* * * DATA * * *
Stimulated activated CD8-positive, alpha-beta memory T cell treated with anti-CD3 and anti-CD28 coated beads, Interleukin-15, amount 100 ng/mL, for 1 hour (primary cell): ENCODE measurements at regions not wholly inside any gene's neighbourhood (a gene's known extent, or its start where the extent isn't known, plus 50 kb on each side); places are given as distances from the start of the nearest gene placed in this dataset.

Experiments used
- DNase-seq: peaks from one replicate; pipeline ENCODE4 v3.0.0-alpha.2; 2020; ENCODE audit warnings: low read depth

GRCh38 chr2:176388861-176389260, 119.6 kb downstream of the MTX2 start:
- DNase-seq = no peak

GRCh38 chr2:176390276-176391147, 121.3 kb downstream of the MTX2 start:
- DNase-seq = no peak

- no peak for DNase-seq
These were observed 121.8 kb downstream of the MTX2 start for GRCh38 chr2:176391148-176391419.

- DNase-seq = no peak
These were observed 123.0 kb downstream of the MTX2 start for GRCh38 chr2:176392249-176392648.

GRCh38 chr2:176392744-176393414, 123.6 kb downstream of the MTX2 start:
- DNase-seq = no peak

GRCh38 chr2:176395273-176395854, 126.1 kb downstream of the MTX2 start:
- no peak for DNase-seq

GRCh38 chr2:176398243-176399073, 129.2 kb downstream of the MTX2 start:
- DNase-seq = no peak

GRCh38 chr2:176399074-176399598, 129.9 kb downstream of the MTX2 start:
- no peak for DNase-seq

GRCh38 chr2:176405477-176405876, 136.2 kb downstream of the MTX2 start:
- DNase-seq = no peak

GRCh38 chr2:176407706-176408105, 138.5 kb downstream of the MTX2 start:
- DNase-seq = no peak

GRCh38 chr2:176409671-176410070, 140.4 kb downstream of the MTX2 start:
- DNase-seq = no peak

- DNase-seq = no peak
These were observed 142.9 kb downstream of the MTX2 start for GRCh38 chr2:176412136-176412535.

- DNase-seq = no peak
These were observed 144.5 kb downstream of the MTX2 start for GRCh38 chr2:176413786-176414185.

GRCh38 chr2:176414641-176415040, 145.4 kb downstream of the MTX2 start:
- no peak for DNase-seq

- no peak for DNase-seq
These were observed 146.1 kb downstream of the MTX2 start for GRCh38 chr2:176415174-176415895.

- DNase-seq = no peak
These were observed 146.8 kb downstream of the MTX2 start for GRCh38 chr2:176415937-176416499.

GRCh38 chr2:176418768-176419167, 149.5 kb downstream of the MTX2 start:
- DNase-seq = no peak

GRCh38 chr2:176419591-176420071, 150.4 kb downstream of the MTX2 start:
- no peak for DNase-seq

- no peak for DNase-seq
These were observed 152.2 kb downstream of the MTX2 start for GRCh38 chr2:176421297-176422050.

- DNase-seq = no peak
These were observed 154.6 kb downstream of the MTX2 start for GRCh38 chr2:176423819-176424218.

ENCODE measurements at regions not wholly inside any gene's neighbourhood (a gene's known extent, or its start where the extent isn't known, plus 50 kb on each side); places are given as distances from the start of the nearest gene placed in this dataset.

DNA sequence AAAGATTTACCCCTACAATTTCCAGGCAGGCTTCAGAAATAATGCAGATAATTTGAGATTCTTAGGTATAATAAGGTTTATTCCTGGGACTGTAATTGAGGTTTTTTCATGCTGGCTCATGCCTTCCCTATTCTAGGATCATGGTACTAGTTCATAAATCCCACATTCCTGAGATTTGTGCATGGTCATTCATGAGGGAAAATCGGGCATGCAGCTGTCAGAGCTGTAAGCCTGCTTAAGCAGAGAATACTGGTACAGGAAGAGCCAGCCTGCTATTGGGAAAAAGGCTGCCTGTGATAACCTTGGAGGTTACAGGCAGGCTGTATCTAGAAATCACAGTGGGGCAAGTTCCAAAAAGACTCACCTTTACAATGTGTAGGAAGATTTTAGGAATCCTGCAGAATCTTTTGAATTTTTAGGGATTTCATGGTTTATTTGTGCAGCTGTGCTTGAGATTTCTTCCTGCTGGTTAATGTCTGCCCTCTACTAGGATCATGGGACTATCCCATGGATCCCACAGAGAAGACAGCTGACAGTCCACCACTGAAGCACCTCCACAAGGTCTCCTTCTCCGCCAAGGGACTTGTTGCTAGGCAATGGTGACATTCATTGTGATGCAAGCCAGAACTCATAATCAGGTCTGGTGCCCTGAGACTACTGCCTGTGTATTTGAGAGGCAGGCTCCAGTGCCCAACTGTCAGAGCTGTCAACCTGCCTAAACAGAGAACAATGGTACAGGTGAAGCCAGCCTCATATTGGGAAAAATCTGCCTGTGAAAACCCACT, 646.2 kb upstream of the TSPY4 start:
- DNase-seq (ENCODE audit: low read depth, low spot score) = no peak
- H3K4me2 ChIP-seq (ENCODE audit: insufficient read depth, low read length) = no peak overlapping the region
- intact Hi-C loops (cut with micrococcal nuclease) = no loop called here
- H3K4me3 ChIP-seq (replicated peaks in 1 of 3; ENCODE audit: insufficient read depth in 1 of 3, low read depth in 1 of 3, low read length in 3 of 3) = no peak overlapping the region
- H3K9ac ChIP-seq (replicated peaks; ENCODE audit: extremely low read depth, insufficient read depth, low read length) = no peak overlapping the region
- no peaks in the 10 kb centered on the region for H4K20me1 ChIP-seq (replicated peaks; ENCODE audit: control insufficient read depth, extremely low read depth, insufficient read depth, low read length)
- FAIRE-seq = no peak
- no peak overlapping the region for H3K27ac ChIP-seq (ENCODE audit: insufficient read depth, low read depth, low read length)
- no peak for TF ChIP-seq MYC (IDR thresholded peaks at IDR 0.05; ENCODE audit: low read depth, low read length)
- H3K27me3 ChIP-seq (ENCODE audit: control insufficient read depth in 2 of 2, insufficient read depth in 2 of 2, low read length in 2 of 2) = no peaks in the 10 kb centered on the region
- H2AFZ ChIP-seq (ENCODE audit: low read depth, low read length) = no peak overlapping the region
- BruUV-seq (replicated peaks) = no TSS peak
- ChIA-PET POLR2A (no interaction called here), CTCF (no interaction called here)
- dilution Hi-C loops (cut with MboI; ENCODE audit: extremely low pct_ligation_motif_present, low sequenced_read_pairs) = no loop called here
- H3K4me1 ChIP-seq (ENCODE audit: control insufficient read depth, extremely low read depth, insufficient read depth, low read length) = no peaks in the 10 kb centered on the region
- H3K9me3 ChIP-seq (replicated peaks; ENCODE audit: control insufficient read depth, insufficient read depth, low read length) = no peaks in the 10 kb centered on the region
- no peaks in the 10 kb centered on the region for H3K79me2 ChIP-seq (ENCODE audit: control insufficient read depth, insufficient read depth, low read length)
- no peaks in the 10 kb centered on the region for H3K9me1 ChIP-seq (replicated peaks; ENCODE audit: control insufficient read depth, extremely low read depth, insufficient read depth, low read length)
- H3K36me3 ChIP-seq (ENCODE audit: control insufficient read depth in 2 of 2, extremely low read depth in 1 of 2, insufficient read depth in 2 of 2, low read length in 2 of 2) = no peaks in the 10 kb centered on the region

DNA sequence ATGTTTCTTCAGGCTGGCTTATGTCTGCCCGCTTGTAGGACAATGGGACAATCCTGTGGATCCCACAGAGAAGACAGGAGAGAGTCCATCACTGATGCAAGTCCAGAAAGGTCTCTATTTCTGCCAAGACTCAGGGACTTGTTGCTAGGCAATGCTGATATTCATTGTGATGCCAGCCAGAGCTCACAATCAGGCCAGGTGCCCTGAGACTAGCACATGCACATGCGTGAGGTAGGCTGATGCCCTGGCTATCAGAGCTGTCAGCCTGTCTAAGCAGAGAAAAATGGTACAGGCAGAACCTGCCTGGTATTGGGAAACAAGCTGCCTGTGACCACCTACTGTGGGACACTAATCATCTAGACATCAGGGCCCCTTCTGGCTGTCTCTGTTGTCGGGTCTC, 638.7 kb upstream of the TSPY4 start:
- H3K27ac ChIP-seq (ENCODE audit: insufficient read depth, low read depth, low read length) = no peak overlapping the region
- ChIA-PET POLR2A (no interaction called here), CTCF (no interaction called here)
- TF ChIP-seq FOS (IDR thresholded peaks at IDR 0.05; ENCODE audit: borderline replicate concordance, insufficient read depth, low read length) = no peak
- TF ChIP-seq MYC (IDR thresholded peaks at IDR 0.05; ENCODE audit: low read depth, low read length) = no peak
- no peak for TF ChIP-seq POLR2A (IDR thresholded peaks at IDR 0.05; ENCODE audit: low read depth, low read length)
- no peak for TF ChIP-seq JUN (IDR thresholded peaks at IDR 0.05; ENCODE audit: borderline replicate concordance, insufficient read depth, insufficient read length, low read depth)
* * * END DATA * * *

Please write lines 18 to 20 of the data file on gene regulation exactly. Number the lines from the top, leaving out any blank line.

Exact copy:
GRCh38 chr2:176399074-176399598, 129.9 kb downstream of the MTX2 start:
- no peak for DNase-seq

GRCh38 chr2:176405477-176405876, 136.2 kb downstream of the MTX2 start: